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Joe Dumars has preached a philosophy of "building through the draft" the past couple years as his team has struggled on the court. An analysis of the contracts his fresh crop of rookies just signed shows that he is being true to his word.
Whenever a team is rebuilding it is common for coaches, owners and general managers to preach patience and to tout the importance of stocking up on talented young players. This has been the mantra of Joe Dumars since the day the team was sold to Tom Gores, and Gores has backed up the approach.
And looking at the contracts his recent crop of rookies have signed, particularly his trio of second-round draft picks, shows that Dumars is letting his money back up his words (note: both Storytellers Contracts and Sham Sports have extremely reliable salary data).
While there are very rigid rules about first-round pick compensation based on a rookie salary scale, second-round picks are much more like the wild, wild west. Teams usually hand out multi-year deals but often only guarantee one season and sometimes even that first-year salary is unguaranteed for high second-rounders.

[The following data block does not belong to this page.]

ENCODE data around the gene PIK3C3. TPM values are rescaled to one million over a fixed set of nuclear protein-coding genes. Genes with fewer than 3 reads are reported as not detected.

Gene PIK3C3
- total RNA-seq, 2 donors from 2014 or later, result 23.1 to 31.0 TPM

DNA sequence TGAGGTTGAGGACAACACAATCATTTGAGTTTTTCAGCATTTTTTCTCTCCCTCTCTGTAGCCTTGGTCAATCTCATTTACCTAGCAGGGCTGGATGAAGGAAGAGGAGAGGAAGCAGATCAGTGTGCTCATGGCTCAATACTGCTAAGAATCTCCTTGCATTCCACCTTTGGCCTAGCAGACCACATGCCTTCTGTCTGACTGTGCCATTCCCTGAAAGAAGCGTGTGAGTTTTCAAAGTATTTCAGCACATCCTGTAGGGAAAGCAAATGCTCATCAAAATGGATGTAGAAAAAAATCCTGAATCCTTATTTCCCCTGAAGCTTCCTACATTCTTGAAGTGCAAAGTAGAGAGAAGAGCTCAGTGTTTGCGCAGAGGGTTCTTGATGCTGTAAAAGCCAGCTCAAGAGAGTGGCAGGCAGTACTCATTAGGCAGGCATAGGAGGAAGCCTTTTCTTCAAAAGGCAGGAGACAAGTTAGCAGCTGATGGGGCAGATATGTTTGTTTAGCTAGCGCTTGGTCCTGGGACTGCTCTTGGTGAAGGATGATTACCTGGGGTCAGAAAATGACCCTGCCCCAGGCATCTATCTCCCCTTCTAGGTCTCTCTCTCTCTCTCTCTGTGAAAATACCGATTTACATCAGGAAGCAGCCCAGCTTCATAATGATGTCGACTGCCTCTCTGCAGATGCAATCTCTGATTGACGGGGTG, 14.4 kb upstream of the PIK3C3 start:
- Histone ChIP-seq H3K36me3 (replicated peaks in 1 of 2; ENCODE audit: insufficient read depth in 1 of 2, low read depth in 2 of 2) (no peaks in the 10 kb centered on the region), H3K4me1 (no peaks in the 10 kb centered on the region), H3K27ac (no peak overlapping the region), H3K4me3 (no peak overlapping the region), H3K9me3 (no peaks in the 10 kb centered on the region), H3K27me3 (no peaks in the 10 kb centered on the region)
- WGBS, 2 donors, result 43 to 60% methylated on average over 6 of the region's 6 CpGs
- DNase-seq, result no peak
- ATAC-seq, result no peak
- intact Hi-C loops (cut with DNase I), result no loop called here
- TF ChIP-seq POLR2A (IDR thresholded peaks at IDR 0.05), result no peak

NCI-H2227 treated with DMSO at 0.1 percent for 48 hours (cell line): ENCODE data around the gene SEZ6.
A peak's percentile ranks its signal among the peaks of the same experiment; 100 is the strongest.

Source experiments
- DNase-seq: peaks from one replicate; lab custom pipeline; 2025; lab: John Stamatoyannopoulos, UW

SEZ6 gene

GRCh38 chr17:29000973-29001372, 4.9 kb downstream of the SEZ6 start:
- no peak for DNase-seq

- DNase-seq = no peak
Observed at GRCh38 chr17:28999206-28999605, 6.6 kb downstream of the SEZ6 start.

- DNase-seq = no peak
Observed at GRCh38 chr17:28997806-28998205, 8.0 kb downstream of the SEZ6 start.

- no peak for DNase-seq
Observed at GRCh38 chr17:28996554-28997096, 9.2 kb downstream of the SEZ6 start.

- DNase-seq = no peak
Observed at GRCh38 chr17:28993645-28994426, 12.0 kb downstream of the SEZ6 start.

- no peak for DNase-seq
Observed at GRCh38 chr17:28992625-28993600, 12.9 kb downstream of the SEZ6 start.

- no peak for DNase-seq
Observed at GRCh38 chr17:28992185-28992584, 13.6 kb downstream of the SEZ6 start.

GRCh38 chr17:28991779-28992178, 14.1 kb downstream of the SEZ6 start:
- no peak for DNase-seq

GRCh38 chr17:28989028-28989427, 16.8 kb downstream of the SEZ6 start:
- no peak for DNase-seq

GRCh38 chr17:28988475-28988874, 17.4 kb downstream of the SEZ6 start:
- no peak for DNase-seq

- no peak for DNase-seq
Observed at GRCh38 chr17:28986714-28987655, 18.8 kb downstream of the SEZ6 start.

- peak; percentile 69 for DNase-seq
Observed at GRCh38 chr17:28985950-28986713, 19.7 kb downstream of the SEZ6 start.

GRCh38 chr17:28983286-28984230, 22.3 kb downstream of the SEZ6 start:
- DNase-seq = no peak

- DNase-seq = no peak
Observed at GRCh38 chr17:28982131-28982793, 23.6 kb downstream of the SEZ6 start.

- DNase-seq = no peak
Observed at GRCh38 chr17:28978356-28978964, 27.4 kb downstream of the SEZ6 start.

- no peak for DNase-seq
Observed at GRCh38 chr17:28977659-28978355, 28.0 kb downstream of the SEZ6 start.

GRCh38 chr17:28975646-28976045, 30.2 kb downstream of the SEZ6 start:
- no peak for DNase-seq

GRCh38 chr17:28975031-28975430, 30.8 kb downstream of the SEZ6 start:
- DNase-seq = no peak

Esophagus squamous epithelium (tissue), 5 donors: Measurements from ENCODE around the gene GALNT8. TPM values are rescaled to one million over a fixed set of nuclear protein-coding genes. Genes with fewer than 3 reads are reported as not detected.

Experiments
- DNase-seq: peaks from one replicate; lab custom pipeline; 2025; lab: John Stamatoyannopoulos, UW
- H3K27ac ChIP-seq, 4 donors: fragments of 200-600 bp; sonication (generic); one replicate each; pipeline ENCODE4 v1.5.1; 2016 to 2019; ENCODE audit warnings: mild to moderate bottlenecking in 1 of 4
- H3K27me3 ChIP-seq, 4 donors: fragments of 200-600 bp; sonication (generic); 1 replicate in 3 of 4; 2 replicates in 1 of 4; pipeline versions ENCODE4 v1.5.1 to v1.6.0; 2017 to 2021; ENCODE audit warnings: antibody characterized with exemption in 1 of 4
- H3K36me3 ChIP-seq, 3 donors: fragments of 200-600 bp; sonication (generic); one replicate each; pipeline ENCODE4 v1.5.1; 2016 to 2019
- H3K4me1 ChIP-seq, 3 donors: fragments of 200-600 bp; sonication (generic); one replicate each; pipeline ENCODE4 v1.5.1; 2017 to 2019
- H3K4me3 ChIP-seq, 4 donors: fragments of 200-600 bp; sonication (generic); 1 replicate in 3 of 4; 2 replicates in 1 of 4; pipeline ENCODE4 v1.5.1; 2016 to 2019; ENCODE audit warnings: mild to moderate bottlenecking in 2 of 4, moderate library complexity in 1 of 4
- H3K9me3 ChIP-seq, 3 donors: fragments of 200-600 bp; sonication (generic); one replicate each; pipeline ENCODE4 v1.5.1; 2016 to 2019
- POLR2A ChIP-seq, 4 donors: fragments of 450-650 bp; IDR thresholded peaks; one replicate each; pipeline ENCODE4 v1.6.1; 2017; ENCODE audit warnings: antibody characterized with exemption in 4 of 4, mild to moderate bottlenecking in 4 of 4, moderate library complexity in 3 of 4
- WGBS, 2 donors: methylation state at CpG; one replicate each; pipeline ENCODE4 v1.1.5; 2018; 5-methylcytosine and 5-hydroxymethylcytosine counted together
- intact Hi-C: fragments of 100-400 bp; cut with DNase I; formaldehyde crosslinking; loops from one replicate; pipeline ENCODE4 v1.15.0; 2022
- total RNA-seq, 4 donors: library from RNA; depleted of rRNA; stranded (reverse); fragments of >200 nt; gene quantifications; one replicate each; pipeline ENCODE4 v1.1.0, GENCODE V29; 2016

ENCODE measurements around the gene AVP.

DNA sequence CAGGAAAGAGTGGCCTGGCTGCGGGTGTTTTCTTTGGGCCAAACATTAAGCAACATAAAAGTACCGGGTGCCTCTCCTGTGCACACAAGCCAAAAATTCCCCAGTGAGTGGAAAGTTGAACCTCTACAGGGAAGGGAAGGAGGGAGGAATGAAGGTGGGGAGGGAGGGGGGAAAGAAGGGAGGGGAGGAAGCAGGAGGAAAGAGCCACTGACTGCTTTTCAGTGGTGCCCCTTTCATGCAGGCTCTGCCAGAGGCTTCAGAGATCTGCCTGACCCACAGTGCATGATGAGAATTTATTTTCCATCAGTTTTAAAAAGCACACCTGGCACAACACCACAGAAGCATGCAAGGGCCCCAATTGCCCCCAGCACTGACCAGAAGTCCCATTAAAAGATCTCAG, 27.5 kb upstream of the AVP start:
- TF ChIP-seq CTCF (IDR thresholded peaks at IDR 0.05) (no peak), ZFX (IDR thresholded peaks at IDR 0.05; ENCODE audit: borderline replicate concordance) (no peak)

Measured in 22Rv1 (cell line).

Singler, last year's 33rd overall pick in the 2011 draft, has signed for $1 million this year, $1.045 next and $1.09 in 2014. For comparison's sake, the player selected just above Singler, Justin Harper, signed a two-year minimum deal with Orlando and the player selected just below Singler, Shelvin Mack, only got a one-year guarantee from Washington, as did this year's No. 33 pick, Bernard James, with the Dallas Mavericks.
Obviously, there were other considerations with Singler, including the fact that they had lure him away from a successful first year playing overseas. Still, a $3 million, three-year commitment to a second-rounder is the kind of under-the-radar deal that could pay big dividends for the team.
While handing out two-year guarantees is less rare, it is a slight surprise that the Pistons made such a commitment to Middleton considering he is returning from an injury and didn't have much leverage. The Pistons, obviously, are confident they made the right selection at No. 39.
And if Piston Powered is to be believed, and I have no reason to think otherwise, the Pistons even dipped into their mid-level exception in order to give Middleton his deal. This isn't really surprising considering the Pistons weren't going to spend the MLE anywhere else this year and won't need it next year because they will be under he cap.
The fact that English, selected just five picks after Middleton, only got one guaranteed year just means he is one step closer to that big pay day that comes with being the first guard off the bench in Detroit.